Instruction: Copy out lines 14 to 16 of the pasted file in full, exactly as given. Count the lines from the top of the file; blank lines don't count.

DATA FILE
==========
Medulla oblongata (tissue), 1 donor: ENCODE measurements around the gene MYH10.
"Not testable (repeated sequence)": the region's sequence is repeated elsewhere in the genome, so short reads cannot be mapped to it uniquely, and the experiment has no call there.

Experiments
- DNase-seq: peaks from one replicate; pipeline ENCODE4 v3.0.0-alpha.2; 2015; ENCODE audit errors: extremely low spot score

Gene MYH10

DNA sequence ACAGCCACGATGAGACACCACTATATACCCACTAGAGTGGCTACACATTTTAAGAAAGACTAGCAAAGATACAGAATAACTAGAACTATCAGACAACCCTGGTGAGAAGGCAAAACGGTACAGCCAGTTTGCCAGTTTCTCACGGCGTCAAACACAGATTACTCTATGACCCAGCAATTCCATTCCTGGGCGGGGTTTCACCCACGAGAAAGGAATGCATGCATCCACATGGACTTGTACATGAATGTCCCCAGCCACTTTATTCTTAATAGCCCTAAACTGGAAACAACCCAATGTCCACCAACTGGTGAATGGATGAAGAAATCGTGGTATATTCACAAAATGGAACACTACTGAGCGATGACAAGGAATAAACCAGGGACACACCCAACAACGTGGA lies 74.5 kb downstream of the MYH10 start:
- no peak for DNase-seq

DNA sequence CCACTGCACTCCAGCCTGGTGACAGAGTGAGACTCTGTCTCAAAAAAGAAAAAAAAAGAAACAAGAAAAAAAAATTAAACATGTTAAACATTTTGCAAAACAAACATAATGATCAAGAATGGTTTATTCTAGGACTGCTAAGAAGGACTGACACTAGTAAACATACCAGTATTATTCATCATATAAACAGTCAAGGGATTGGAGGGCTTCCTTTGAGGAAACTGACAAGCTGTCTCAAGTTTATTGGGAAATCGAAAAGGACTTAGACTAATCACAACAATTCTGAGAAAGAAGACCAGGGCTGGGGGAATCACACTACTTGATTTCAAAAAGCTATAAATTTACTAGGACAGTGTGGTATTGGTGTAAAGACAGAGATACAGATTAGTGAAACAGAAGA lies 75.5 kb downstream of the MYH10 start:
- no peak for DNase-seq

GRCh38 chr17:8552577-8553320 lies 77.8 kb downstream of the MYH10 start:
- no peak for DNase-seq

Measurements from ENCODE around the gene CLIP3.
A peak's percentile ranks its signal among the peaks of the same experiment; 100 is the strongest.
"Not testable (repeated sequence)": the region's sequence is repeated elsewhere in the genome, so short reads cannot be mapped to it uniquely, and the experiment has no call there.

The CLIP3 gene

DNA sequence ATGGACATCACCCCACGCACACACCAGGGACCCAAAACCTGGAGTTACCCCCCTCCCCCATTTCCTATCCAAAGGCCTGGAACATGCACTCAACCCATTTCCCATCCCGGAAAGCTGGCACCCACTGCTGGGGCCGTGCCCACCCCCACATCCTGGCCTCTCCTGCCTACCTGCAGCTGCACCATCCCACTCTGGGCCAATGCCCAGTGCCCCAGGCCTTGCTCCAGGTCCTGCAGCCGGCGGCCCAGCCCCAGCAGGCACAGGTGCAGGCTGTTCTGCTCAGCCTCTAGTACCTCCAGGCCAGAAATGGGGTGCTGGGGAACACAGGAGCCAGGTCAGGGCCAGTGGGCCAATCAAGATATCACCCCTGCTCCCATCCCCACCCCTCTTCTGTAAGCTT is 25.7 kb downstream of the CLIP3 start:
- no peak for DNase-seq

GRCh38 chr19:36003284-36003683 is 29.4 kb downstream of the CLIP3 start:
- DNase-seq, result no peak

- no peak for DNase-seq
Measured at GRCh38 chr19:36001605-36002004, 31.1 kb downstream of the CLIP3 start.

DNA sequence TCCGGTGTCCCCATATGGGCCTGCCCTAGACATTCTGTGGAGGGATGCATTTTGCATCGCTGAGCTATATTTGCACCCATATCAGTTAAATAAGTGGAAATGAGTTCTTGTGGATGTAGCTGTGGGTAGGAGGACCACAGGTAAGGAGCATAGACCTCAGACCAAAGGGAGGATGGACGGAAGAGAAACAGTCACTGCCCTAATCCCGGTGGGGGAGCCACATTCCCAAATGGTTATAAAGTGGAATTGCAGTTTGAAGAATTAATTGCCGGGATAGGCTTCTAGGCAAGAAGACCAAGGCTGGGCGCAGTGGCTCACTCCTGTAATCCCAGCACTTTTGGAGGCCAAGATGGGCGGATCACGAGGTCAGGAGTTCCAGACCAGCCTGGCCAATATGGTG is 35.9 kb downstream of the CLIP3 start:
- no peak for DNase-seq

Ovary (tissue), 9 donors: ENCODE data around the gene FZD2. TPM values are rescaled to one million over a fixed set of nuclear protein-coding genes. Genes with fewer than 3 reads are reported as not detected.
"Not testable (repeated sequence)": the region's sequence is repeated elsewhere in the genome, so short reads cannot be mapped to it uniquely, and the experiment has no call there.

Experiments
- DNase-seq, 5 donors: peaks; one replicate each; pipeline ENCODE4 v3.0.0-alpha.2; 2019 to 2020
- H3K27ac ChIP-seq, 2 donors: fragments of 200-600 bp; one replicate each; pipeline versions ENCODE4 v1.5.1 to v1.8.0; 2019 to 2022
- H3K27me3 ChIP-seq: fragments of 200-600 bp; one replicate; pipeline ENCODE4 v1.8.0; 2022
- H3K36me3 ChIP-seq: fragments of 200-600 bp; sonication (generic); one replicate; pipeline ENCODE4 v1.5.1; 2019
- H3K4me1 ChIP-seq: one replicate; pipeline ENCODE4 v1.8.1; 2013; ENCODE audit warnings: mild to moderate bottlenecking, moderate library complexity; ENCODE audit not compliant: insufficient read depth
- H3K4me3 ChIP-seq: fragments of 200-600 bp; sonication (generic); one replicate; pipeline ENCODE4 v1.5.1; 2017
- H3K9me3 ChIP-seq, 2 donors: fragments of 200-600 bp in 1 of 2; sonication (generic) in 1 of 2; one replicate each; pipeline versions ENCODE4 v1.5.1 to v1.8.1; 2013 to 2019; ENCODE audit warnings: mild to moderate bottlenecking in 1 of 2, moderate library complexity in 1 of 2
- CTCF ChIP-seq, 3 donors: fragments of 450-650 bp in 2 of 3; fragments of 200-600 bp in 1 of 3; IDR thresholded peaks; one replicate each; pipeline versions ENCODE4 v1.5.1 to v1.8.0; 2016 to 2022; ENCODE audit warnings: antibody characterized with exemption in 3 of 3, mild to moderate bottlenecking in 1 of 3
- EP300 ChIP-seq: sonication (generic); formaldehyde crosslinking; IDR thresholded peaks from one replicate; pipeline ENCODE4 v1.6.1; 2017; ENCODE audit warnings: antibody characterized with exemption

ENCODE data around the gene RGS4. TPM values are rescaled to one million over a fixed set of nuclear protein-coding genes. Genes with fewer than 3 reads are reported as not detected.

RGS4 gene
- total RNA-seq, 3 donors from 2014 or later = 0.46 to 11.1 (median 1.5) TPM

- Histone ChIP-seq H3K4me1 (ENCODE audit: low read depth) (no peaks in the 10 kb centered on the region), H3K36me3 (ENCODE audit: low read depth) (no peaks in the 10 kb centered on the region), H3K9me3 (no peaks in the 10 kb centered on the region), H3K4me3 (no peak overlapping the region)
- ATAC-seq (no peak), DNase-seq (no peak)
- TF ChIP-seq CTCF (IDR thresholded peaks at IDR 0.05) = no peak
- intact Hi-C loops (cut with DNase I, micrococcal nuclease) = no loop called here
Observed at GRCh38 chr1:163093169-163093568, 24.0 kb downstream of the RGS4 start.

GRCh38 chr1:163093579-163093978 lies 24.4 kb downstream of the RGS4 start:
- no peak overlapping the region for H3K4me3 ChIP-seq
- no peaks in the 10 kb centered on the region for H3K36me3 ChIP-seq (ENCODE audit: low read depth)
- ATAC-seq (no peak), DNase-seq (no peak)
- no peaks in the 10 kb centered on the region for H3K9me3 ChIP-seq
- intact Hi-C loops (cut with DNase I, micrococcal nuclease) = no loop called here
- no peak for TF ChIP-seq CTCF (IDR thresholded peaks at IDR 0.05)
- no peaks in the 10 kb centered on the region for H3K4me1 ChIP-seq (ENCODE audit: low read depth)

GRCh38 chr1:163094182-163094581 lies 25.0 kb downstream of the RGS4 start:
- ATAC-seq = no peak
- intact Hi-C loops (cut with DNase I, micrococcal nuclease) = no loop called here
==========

"Not testable (repeated sequence)": the region's sequence is repeated elsewhere in the genome, so short reads cannot be mapped to it uniquely, and the experiment has no call there.

The CLIP3 gene

DNA sequence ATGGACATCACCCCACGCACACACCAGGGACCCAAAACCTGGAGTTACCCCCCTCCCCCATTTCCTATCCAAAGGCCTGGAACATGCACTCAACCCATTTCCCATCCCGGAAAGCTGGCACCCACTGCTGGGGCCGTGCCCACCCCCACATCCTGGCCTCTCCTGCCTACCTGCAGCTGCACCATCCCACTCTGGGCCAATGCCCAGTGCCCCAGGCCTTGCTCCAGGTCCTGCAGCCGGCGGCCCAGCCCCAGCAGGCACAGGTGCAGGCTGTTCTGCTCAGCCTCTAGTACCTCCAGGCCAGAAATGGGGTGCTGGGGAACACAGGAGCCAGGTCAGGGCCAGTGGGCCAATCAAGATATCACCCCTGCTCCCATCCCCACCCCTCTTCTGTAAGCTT is 25.7 kb downstream of the CLIP3 start: